A New York Times article today,The (Possible) Perils of Being Thirsty While Being Green, caught my attention since it brought up the issue of reusing plastic water bottles. That’s soooo yesterday. We haven’t re-used plastic water bottles in years, mostly because of the massive over distribution of scary literature by one of the moms at our preschool a few years ago.
I realize not everyone has had the bejesus scared out of them by another mom, so this article is worth a read. Like many green issues regarding toxins in everyday items, avoiding reusing any plastic water bottles seems like the best course, since selecting the ones that can be reused seems to take excessive amounts of time and research. Buying a few stainless steel bottles available here and hereand at many sporting goods stores, seems like a better choice.
The food issue however, looms larger in my house as I pack a lunch each day and worry about both saving the planet and exposing my child to toxins. Some days I am absolutely appalled by the amount of paper and plastic waste I generate tenderly packing natural, organic, healthy food for my offspring in his politically correct lunch box.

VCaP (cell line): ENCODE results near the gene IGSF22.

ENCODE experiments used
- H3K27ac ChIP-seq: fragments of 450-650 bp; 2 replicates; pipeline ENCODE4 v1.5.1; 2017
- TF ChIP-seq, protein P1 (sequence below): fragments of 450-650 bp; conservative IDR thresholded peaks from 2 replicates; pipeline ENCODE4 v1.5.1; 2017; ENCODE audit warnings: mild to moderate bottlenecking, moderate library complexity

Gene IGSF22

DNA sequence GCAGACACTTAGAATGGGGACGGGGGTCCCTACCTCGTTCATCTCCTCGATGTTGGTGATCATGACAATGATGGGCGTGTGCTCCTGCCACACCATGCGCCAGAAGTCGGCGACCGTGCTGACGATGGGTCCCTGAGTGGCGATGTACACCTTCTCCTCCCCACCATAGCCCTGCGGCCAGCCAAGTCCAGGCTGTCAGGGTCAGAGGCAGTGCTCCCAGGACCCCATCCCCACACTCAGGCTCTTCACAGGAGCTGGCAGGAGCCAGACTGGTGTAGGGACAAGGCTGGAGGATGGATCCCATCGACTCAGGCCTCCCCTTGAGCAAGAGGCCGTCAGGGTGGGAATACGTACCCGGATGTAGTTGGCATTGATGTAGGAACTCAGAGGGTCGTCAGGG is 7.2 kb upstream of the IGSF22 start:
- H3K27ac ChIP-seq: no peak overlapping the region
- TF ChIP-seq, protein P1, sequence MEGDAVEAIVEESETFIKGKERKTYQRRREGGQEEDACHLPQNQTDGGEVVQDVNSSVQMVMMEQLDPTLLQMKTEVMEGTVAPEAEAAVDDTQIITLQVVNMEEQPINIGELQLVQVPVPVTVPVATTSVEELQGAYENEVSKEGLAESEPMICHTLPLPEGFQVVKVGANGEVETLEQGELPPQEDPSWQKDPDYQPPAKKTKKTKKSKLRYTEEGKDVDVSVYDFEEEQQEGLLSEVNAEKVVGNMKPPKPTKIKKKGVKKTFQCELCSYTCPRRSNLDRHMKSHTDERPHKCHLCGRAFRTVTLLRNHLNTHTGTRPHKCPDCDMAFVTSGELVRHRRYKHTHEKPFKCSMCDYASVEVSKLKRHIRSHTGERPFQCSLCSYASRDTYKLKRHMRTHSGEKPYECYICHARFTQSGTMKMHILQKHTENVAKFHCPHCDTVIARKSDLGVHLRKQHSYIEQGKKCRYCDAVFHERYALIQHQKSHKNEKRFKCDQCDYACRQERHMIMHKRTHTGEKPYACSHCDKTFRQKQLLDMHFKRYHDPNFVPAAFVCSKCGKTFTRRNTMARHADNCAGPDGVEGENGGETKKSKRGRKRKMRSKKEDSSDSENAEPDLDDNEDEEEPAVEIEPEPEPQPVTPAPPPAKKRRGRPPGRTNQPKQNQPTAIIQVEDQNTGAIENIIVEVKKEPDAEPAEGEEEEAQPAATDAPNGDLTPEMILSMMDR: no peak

Paper, in most cases is recyclable; assuming it ends up in the recycling bin and not in the trash can at school. Plastic however is not and ends up in landfills.
And so I’ve begun to switch to better choices. Rather than tiny zippered plastic bags I’ve switched to old fashioned, natural wax paper. Just like my mom used to use! Both waxed paper and waxed paper bags can be composted and degrade quickly.
After reading about the importance of a natural versus petroleum based coating though I’m careful about the brand that I buy. Bags made with a petroleum based coating, like plastic are not biodegradable. Waxed paper and paper bags coated with paraffin are a better option. Natural Value, both paraffin coated and widely available at health food stores, is the brand I buy. I’m a sucker for convenience.
I’ve also started what I call “medieval wrapping. That is, I wrap sandwiches and other larger lunch items in a cloth napkin. I buy these by the dozen at discount stores and have been using them instead of paper napkins at mealtimes for a few years. Now I use them for packing lunches too.
Since they are inexpensive, come in a variety of colors and patterns and can be thrown in the washer after use, they make a great, cheap alternative to zipper bags for sandwiches, whole fruit, cookies and even larger, less crumbly snacks. Though for some items a rubber band or even a fancy ribbon or string is recommended to keep food contained in the napkin and not scattered across the lunch table.
Acting green often requires acting retro…often a fun endeavor!